As for crime stats, of course Notting Hill has a reputation for people getting shot, but then the communities involved need to take responsibility and do something about it. Most of them are just doing what the gay community does and apportioning blame to discriminating majorities – disaffected black youth who have all been labelled by white society and have resultantly turned to crime. Is that really always the case? Could it also be to do with internal black community issues such as absent fathers (as Diane Abbott and Trevor Phillips keep pointing out)? Who knows, but their problems are different to ours. No-one is saying that the idea of putting on a music and culture parade is a bad idea, it’s great. Putting on an x-rated train of floats as an act of insecure provocation is definitely going to draw negative attention. The reason why I think these things receive such little protest in the UK now is that people just believe in letting live. And they are also scared to criticise for fear of being labelled homophobes, when in actual fact they are protesting about the sexual overtones and not the idea of two men going to bed together. They might not turn up throwing rocks, but get them on their own and ask them for an opinion and you might not get a positive reaction. But is that their fault?

    Maybe you can elaborate on what gay culture is Sister MC? Maybe then I’ll understand your point a bit better, as right now I fail to see just what it is we are meant to be promoting as a positive contribution to our society other than seediness and that we are all (apparently) obsessed with sex. Getting a bit of nooky is great, but why would I feel the need to be an exhibitionist about it? I have no problem with nudity either, naturism is a perfectly legitimate and enjoyable pursuit. But there is a difference between naturism and sex – gay guys don’t seem to get this, which is why you see them in the dunes on naturist beaches lurking about. The naturist community try desperately to be inclusive, but their beaches are becoming more and more at risk of closure because of people having sex in public. Mainly gay men. Unsurprisingly, they have little to say about those whose behaviour is ruining their peace and tranquility and attracting negative attention to something that Victorian-minded Brits are still not comfortable with. How can they advance their movement while gay men are acting so selfsihly and disgustingly on their patch?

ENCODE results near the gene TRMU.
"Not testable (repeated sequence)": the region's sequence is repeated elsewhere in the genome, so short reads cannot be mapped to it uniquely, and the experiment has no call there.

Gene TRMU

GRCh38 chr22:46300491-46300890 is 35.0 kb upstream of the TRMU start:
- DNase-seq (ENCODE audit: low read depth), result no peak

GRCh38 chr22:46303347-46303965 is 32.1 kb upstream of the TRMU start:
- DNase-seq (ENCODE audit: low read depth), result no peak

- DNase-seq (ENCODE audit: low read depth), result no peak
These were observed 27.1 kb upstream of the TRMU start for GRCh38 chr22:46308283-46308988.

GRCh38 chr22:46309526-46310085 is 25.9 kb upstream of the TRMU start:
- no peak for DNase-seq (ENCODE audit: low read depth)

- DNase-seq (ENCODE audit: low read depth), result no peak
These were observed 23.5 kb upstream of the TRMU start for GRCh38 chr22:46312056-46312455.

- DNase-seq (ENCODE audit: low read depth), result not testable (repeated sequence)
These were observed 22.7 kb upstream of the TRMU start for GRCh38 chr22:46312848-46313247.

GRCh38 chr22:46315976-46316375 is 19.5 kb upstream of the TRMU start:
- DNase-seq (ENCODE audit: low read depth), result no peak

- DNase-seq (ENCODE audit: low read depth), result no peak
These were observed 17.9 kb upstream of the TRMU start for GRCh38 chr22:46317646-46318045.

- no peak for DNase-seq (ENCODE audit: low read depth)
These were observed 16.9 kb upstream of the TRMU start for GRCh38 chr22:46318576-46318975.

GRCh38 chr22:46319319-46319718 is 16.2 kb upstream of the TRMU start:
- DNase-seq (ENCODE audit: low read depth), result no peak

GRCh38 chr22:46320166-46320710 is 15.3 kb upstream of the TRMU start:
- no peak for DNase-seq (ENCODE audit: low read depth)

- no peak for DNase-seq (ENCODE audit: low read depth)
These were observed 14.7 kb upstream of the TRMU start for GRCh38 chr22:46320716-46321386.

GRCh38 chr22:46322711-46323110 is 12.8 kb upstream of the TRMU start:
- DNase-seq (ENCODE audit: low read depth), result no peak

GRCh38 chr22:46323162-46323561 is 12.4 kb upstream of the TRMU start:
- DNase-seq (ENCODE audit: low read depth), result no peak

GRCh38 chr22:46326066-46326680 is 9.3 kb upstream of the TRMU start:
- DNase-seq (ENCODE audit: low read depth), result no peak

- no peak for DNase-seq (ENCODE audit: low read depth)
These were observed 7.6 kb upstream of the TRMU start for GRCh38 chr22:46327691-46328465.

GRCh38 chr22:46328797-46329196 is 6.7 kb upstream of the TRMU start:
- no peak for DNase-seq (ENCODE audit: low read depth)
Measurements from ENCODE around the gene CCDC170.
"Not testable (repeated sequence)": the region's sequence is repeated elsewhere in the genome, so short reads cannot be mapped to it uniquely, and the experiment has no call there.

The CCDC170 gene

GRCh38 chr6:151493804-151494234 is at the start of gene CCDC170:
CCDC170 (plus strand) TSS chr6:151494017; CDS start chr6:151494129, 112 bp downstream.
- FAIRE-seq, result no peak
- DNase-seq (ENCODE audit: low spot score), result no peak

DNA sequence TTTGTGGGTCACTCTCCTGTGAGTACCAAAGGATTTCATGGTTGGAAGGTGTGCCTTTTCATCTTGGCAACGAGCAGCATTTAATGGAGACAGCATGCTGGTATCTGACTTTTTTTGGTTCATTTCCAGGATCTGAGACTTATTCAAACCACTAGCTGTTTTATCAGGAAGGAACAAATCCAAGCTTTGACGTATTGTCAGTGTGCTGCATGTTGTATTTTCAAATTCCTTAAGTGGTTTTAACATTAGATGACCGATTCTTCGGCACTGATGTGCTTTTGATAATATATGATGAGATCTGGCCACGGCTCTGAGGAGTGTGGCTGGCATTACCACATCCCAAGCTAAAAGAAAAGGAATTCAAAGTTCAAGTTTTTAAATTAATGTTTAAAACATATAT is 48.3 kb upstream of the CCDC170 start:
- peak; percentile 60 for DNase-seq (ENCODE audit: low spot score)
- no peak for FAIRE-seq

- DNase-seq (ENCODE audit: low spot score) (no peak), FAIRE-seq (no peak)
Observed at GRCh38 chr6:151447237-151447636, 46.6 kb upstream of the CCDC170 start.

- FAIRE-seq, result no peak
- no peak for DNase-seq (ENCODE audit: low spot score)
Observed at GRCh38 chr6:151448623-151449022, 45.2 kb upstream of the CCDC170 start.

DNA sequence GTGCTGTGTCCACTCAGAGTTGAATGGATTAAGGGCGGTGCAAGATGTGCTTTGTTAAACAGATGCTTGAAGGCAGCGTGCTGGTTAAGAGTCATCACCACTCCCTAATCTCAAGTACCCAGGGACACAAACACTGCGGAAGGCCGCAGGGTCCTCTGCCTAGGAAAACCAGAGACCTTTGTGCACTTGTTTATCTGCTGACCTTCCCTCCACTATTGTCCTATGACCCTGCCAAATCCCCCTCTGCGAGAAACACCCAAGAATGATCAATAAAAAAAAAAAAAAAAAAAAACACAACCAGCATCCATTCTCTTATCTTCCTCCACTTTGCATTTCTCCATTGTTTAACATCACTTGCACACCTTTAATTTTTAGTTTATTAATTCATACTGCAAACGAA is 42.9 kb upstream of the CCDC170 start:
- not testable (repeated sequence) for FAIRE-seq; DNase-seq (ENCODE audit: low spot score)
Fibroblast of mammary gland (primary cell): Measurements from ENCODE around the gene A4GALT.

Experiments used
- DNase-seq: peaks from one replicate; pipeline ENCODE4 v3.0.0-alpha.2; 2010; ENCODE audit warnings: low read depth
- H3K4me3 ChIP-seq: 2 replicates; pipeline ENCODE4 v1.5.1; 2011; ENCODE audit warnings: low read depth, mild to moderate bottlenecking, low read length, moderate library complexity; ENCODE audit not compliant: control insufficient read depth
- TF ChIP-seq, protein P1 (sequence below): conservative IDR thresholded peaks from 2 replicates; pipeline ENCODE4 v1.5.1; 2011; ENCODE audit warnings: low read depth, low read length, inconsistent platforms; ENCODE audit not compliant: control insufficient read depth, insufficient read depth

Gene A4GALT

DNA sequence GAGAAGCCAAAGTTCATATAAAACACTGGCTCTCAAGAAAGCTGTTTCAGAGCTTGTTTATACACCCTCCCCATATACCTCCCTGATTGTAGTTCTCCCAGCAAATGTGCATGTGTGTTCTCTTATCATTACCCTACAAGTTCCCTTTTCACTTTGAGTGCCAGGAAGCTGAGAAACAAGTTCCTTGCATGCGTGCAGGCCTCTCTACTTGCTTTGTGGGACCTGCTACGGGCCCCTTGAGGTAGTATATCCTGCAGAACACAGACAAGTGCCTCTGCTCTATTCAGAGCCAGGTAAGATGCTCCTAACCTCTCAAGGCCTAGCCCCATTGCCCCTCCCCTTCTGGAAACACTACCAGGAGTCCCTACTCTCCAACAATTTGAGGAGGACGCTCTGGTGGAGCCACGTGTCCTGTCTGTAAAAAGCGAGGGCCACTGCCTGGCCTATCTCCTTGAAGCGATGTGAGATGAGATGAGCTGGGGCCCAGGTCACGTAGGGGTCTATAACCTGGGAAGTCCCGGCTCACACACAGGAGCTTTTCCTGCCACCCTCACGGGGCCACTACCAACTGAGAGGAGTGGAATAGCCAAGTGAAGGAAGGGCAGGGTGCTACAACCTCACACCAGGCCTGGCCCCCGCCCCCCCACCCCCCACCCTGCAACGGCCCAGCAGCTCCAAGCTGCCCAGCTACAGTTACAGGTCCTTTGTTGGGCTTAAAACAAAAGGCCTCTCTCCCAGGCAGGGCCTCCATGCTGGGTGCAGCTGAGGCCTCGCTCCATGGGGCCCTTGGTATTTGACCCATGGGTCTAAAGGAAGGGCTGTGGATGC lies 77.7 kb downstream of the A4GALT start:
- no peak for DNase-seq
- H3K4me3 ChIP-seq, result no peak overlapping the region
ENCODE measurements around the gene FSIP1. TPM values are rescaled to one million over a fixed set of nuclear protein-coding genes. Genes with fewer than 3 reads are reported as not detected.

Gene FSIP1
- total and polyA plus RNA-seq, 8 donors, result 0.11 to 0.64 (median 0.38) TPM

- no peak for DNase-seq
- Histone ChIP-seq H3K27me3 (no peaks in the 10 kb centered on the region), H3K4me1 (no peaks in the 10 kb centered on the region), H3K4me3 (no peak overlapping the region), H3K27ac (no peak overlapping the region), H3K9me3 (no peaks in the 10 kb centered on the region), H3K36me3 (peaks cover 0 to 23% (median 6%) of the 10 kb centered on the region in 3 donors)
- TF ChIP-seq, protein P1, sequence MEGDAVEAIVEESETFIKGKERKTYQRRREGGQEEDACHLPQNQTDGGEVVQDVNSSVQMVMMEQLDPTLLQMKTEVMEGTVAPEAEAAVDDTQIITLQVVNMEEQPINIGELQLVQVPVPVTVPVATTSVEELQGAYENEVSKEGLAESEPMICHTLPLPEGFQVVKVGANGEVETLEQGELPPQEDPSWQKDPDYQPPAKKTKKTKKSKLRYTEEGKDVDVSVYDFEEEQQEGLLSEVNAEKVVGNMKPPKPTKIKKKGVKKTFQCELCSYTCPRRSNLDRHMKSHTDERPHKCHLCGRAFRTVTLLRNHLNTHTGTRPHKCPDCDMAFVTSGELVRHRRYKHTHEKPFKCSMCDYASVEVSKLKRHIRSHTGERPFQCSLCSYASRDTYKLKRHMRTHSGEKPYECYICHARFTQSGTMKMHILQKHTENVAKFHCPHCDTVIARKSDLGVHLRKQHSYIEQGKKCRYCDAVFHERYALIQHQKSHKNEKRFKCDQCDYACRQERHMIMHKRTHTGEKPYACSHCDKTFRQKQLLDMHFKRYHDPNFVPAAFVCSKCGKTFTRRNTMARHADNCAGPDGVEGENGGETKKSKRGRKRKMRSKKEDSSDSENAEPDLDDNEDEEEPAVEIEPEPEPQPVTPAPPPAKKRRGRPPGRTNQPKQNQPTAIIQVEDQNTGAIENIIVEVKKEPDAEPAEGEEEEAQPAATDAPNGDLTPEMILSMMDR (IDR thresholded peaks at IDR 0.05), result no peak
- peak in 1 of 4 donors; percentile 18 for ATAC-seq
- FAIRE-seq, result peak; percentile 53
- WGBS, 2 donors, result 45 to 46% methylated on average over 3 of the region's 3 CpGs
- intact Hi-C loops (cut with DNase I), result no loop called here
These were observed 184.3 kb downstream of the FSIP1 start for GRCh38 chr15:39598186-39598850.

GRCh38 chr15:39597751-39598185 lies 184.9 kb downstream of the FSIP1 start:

What I would love to see, however, is a huge joint event between all our minorities. I don’t think it’s been highlighted enough that most of our critics are from other minority groups – Muslim, Christian, Jamaican (“murder music”), BNP…..why doesn’t someone suggest it? I would imagine that most gay people would be furious about having to share the stage with anyone else, but maybe we should just be brave and face the challenge head-on? Otherwise more and more will retreat into these social ghettos and the discrimination will just continue. It is up to us to sort and the solutions are increidbly simple.

  30. Nothing wrong with celebrating sexiness Monkey. If you don’t like it, don’t join in. It’s no different from the LoveParade. What is wrong with celebrating the erotic? Who is harmed? Who is provoked?

    It’s about people having a good time. If you’re offended, well, too bad, I’m afraid.

    Gay pride is partly about empowering gay people to be themselves. A lot of people cannot be themselves, especially from ethnic or religious groups, or from places like Rotherham and Barnsley. Here they are showing solidarity, making new friends, being given confidence, perhaps to be happy about who they are in the face of bigotry and hostility.

    I am amazed you focus on a couple of floats of sexy guys – muscle marys, fine by me. London pride at least features a whole lot more than that.

    I’m glad you’re not the organiser – we’d end up with sunday school :-)

  31. PS – Monkey I am impressed; There are only type of people I can think who would go to so many gay pride events: the likes of Peter Tatchell, and of ‘Rev’ Stephen Green.

    I also must say, I have never heard of police monitoring pride toilets. That is a new one.